Jenkins v. Kingsgate and the Migration of the US Disparate Impact Doctrine in EU Law
EU Law Stories, Bill Davies and Fernanda Nicola ed., Cambridge University Press (2017)
30 Pages Posted: 12 Feb 2016 Last revised: 26 Oct 2017
Date Written: February 11, 2016
Jenkins v. Kingsgate is a landmark case of the Court of Justice of the EU (CJEU) that demonstrates the travel and change of legal ideas as they migrate from the United States (US) to the European Union (EU). By discussing the idea of “indirect discrimination” in reference to the US experience, Jenkins consolidates the notion of dispelling discrimination due to the adverse impact of a neutral rule or policy. In Jenkins, Advocate General Warner of the CJEU referred explicitly to the US Supreme Court case Griggs v. Duke Power Co. to trace a parallel between the situation of African Americans in the United States and women in Europe. The story of Jenkins is a stark example of the migration of legal ideas, which operates in a different way in the new context. The paper analyses Jenkins and proposes an interpretation of the divergence in the operation of the same concept in the US and the EU. A key factor in this story is the radically different conception of the role of the government on either side of the Atlantic. Jenkins is in line with wider EU policies favoring an idiosyncratic combination of free market liberal economy that promotes social inclusion. This combination demonstrates an acceptance of state interventions in the EU that is much greater than what is acceptable in the US, where the government cannot define wages in a way that appears “just”.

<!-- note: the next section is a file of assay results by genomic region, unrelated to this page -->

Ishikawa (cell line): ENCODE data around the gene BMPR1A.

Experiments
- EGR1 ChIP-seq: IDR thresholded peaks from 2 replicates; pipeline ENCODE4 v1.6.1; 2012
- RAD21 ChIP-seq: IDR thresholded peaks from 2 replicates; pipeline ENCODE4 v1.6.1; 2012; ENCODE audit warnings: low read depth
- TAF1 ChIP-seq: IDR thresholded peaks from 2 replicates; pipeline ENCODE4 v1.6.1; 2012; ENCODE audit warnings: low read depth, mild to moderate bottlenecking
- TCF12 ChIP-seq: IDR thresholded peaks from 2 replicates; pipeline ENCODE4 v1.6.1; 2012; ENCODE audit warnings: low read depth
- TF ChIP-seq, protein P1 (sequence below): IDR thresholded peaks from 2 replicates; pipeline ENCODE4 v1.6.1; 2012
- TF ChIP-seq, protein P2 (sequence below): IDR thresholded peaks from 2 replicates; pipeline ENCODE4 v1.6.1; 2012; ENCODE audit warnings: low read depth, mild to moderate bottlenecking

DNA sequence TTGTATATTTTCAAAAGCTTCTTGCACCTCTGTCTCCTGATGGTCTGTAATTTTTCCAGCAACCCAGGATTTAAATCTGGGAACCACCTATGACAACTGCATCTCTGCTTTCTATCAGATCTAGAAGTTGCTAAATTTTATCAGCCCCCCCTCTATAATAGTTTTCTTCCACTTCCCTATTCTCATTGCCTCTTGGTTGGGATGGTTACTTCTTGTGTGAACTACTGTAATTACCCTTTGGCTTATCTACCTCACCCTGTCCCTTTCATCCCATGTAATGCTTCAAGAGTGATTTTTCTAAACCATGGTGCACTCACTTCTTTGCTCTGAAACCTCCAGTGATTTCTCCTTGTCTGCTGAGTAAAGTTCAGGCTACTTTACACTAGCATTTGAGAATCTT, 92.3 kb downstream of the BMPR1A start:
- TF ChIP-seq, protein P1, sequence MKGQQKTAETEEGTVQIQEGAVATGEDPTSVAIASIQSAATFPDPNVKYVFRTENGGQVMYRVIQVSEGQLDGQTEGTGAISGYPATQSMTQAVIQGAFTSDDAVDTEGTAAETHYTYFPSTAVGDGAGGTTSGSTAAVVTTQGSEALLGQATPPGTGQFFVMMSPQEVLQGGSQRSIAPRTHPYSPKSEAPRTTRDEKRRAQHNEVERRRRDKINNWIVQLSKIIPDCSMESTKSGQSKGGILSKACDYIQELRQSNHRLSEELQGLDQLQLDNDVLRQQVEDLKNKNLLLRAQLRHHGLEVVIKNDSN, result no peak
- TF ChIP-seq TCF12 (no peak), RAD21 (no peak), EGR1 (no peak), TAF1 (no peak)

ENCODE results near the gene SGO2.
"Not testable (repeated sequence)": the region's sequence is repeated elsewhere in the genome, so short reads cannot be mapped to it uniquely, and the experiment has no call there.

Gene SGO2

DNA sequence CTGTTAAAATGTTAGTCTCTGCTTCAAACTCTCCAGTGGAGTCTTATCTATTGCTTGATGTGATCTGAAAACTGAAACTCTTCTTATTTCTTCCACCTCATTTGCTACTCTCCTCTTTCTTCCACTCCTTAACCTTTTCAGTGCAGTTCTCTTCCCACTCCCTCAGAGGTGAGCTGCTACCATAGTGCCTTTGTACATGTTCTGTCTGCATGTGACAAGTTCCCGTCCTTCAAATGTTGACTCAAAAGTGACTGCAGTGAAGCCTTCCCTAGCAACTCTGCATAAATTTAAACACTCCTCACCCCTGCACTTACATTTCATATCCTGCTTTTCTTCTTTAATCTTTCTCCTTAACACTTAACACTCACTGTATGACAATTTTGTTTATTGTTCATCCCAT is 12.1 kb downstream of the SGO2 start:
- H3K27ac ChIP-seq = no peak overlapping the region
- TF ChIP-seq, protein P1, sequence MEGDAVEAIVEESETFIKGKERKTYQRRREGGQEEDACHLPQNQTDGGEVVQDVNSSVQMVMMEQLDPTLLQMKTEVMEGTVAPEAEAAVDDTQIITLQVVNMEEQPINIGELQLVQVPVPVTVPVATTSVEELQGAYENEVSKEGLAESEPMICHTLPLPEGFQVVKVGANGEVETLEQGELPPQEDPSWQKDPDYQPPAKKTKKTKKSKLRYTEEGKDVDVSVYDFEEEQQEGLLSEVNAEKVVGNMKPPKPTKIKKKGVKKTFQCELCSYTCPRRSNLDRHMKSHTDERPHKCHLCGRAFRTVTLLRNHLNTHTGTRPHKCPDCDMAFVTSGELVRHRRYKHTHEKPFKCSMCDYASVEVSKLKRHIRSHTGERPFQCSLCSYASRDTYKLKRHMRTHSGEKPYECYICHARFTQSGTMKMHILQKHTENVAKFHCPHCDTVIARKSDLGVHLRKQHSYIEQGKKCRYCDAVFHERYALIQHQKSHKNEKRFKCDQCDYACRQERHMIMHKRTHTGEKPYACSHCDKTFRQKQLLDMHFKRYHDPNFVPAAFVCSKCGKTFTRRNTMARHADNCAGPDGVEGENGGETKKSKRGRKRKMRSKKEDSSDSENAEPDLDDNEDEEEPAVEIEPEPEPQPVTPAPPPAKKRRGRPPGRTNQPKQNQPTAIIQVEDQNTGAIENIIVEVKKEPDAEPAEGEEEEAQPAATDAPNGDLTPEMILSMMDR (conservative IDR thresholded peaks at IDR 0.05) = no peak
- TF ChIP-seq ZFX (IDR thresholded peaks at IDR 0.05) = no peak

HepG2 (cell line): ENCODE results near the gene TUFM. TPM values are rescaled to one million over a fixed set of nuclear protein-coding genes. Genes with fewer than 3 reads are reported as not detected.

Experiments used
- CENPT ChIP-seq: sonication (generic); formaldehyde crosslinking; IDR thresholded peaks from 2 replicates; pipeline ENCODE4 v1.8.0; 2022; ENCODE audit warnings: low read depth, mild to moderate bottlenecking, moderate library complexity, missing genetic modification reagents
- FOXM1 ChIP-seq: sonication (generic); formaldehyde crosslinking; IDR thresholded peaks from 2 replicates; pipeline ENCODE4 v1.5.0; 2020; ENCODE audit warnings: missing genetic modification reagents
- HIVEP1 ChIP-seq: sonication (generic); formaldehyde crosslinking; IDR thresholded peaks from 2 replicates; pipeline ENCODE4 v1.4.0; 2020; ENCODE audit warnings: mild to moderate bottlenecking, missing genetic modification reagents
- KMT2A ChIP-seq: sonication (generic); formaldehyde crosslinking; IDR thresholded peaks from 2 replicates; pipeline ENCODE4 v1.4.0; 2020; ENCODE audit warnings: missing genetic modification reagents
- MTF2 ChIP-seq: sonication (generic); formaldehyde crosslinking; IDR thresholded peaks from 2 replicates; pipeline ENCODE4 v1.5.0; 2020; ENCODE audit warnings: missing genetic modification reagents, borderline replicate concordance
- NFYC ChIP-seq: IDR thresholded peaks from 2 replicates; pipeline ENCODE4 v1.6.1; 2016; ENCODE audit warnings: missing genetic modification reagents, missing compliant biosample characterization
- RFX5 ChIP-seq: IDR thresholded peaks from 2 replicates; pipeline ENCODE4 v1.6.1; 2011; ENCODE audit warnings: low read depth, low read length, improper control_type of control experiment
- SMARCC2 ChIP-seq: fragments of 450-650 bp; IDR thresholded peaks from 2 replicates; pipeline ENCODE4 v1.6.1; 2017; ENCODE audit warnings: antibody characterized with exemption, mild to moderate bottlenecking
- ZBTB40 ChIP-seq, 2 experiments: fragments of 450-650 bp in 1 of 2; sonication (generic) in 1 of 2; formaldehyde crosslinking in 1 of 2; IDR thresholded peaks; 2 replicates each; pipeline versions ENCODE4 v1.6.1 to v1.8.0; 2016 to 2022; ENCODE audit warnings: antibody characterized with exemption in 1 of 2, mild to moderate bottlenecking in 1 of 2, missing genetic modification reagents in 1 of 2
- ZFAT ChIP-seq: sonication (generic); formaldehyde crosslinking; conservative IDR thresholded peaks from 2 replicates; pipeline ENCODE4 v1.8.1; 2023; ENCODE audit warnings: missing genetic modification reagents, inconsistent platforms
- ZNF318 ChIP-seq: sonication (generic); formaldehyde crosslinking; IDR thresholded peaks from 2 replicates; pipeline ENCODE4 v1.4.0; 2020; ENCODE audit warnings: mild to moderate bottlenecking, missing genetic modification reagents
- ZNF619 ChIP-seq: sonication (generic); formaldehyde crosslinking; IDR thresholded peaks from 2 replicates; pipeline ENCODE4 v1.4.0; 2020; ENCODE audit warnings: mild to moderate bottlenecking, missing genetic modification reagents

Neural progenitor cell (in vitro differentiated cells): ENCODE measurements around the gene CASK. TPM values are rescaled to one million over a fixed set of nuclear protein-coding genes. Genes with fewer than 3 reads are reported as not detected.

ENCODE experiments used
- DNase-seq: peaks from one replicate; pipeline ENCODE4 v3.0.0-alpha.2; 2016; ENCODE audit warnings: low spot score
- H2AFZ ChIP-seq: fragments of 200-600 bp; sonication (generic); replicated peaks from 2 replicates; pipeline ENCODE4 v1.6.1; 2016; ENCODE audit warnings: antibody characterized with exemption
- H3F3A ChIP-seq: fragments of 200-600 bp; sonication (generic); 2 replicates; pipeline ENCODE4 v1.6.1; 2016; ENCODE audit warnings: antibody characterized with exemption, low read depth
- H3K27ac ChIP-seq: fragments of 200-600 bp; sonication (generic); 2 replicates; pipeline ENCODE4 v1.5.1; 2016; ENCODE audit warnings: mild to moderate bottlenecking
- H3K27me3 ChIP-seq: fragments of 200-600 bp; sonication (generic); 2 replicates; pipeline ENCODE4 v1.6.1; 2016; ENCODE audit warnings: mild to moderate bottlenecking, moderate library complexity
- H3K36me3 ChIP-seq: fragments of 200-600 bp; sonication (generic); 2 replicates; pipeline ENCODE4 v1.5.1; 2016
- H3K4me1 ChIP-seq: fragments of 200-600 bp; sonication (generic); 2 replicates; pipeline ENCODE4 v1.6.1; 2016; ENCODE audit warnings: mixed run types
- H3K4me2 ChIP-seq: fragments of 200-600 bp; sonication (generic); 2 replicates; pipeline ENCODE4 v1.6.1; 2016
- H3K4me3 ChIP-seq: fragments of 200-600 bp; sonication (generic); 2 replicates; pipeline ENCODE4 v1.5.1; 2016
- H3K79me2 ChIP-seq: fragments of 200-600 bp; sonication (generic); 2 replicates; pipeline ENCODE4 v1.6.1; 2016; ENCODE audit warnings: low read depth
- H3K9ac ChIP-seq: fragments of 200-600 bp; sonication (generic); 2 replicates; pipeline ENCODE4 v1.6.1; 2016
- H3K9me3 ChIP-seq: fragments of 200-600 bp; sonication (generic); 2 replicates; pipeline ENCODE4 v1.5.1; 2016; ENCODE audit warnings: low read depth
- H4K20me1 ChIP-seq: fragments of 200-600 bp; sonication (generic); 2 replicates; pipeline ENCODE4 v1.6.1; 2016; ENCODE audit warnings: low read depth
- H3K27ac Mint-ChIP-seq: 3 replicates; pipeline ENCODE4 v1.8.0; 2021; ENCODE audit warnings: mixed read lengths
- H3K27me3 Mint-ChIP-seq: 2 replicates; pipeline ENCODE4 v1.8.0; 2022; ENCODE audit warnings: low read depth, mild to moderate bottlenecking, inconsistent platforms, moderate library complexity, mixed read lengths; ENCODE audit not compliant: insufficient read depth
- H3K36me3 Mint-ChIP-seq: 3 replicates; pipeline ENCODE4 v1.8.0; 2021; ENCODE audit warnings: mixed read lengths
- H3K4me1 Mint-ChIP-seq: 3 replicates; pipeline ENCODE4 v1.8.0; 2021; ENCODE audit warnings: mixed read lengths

Keywords: indirect discrimination, disparate impact, US, EU, UK, Jenkins v. Kingsgate, Griggs v. Duke Power Co.
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